This book tells the story of the healing of an autistic boy who went on a horseback riding adventure in Mongolia to receive healing sessions from the shamans. As it turned out, this ancient way of healing that he received from the shamans was more helpful than any western medical treatment. The horses also played a huge role in the boy's healing. The book was colorfully and beautifully written (with some humor). I was mesmerized and could not put it down. It comforted me and gave me an escape from the chaos of my own life. I highly recommend this book to anyone who has a relative who is autistic, who is open minded and intrigued by the ancient knowledge of the shamans, who loves horses or who just wants to be entrenched in a good book.
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3 of 3 people found the following review helpful By chuckker on April 21, 2011
Format: Paperback Verified Purchase
Excellent account of how much parents love their children in general and how far parents will go to try to help children with special needs. All the while, these parent maintain a very realistic perspective. Compelling reading.
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2 of 2 people found the following review helpful By Katherine L Sagunsky on May 29, 2013
Format: Paperback Verified Purchase
Is a wonderful story about the commitment parents make to get treatment for their son's Autism. Its also an amazing story of an amazing journey to Mongolia.
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2 of 2 people found the following review helpful By Patricia Harrelson on March 23, 2013
Format: Paperback
Rupert Isaacson has written a terrific travel story, coupled with a highly personal narrative. For me the combination worked incredibly well, probably because it combined two of my favorite forms of non-fiction. I listened to the audio-book format narrated by Issacson. I can be leary of author narrated audio books but in this case it really works. In fact, it was probably essential. I can't imagine that anyone could have done Issacson's son's voice so well as the father. Listening to "Horse Boy" confirmed that my favorite genre of writing these days is personal narrative, especially when it has the journalistic sensibility of Isaacson's writing combined with skillful attention to descriptive detail. Such books inspire, inform and satisfy.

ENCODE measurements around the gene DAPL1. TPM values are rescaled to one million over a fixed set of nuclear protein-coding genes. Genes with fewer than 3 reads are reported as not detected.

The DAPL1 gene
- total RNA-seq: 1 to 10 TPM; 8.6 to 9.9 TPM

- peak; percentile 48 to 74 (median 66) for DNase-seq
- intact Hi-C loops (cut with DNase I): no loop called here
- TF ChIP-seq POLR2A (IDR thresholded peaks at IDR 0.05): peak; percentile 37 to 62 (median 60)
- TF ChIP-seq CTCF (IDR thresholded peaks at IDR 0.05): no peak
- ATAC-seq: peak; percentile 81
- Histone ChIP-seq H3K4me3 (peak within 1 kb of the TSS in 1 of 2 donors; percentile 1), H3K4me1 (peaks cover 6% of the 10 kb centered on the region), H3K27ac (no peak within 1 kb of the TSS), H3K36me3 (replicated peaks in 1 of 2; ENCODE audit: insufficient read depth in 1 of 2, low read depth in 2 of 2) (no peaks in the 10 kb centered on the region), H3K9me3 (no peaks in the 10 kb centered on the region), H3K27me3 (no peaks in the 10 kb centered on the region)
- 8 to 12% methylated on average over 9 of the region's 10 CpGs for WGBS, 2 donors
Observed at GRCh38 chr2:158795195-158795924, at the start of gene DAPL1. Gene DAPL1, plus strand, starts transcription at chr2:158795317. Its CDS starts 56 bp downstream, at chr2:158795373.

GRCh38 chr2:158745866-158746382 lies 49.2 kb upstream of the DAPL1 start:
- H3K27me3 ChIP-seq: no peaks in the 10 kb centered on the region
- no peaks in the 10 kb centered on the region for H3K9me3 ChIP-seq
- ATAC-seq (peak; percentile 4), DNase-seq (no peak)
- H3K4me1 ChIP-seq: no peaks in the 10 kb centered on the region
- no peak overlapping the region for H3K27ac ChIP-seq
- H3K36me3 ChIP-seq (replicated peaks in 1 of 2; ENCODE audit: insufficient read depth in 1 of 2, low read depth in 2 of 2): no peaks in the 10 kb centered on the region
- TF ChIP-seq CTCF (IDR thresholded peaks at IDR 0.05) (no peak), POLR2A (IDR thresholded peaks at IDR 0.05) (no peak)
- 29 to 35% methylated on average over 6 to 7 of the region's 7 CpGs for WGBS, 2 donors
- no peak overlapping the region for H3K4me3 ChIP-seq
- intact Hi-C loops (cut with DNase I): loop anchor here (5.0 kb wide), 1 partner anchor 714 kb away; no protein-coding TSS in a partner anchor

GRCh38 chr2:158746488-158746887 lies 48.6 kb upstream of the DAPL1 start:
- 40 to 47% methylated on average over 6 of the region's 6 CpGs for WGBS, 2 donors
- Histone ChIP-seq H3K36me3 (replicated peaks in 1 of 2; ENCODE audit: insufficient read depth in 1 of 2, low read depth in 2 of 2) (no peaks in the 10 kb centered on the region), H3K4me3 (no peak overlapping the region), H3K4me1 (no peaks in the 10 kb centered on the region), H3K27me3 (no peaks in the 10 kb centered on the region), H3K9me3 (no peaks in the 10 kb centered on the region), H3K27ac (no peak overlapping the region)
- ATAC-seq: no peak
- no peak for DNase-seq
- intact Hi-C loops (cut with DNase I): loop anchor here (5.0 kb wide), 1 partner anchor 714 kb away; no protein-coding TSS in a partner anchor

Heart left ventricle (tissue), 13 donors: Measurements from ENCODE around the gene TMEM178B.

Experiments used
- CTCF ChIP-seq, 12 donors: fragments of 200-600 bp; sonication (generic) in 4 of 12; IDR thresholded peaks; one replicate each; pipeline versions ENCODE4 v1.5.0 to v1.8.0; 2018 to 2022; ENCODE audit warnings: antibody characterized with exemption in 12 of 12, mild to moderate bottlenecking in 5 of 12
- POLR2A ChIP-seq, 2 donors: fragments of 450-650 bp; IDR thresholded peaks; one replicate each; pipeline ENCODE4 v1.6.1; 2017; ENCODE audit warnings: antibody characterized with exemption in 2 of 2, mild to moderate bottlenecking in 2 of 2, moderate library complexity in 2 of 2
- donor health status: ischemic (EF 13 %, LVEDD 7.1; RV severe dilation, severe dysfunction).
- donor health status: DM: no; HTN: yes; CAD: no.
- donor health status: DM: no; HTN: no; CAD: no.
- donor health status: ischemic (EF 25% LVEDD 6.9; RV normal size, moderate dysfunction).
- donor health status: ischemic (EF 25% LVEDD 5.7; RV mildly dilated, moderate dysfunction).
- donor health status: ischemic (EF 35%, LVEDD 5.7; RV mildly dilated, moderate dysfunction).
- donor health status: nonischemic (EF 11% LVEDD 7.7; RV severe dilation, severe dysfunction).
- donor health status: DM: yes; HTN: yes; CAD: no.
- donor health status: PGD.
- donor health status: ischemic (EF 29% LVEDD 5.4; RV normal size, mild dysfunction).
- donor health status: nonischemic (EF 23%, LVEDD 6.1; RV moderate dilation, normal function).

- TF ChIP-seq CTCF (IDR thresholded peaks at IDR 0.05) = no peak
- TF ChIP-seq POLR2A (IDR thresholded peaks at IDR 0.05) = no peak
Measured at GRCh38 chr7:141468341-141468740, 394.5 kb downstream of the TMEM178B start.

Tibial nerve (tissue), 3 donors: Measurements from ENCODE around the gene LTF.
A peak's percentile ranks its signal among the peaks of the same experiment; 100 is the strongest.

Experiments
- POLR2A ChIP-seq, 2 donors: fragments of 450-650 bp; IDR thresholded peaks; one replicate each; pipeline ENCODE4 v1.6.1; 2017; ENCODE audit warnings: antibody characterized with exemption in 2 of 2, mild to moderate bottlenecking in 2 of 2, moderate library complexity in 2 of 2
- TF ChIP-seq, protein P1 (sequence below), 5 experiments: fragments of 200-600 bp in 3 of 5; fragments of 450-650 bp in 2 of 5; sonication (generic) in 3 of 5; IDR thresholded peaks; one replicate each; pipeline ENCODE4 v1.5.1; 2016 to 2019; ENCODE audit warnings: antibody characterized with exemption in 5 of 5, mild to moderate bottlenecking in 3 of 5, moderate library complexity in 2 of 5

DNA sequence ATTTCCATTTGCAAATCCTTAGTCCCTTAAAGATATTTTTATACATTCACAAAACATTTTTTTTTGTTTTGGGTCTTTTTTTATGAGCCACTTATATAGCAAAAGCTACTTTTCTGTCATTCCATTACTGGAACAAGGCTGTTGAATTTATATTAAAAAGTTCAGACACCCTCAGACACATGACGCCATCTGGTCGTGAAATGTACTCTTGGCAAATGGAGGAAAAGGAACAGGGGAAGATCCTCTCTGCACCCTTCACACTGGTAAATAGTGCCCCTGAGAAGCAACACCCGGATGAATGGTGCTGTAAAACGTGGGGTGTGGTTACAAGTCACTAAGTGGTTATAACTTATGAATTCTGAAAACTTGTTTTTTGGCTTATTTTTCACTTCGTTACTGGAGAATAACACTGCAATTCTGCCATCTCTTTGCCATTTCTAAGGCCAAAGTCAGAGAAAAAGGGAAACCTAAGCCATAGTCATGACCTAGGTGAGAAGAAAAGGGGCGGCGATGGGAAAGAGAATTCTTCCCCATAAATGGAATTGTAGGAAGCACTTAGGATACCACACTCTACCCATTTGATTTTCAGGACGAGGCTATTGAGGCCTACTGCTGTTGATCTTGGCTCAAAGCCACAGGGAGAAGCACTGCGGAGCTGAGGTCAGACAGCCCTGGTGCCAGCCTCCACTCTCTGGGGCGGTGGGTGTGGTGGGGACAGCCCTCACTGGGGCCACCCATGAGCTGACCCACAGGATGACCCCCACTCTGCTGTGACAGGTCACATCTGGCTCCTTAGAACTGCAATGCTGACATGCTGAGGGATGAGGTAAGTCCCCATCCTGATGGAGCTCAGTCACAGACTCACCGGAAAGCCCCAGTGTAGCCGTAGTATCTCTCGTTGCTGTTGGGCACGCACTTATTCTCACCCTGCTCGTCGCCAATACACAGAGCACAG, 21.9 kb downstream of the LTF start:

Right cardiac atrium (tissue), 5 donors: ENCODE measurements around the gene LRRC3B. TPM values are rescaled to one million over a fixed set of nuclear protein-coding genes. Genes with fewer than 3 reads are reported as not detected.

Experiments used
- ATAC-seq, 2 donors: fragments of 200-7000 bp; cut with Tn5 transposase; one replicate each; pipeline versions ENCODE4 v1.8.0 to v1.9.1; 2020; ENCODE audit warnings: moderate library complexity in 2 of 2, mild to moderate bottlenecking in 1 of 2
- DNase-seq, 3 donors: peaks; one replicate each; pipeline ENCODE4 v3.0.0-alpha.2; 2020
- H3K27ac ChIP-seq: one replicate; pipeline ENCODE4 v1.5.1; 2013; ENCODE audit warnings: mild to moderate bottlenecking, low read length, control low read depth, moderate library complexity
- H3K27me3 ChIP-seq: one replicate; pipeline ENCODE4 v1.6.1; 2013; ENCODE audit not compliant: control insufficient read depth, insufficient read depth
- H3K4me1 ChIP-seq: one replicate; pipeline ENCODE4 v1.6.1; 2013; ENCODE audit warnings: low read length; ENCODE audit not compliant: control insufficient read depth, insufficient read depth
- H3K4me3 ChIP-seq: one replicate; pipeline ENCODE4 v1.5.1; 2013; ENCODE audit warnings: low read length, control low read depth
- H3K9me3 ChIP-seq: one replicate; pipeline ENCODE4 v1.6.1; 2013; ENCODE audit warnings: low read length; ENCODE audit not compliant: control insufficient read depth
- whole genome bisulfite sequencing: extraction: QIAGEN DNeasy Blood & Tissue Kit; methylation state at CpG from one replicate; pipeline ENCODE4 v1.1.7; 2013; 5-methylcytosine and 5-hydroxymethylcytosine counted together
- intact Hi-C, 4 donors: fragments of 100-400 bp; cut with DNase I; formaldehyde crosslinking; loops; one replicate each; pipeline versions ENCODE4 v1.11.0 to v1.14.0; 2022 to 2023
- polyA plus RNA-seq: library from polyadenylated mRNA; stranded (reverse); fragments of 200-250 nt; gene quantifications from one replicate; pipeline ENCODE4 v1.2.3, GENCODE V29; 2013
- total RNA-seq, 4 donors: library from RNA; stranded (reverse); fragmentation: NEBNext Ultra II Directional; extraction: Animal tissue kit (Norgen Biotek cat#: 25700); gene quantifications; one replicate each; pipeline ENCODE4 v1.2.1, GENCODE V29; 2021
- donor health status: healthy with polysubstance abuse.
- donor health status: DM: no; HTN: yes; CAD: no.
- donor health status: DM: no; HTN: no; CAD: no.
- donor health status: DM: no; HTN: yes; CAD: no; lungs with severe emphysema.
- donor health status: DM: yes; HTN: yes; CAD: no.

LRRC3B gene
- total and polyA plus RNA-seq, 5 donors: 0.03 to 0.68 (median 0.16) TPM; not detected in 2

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4 of 5 people found the following review helpful By N. Moser on July 4, 2010
Format: Paperback Verified Purchase
Horse Boy is informative, exciting, and a flowing read. I have a son with autism, and I could relate to the daily strange circumstances a family is in with autism! I especially liked the combination of humor and "tragic" reality. I can't wait for my bookclub to discuss it!
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1 of 1 people found the following review helpful By RamaLamaDingDong on July 15, 2013
Format: Paperback Verified Purchase
A great inspiring book about the highs and lows of having a child with an exceptionality. Great read and great story.
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Format: Paperback
Science understands little of how our minds work. Autism is a malfunction of the mental system about which there is no clear knowledge of cause, treatment, or outcome. There are no experts in the field and most evidence is anecdotal. Among those who have studied the syndrome there are conflicting opinions on all counts leaving the parents of children so affected to fend for themselves leading to a pragmatic, if it works lets keep doing it, approach. Dealing with a growing energetic six-year-old who refuses to be toilet trained, throws screaming, flailing tantrums for hours, and cannot communicate his/her needs, fears, desires is beyond exhausting. It obviously takes over one’s life. Little wonder 80% of parents’ marriages end in divorce.

One facet of the syndrome is an affinity for animals which is mutual in this case a bond being forged between boy and a particular horse. We’ve read of horse whisperers but here we have a boy who communicates with animals on a non-verbal level. His parents travel to the ends of the Earth to ride horses and find Shaman whose own people have largely ignored whose prayers and rituals work an uncanny healing. There is no cure for this condition but anything that can ameliorate the stress and help parents and child cope is welcome. Reading the book will take you along for the ride.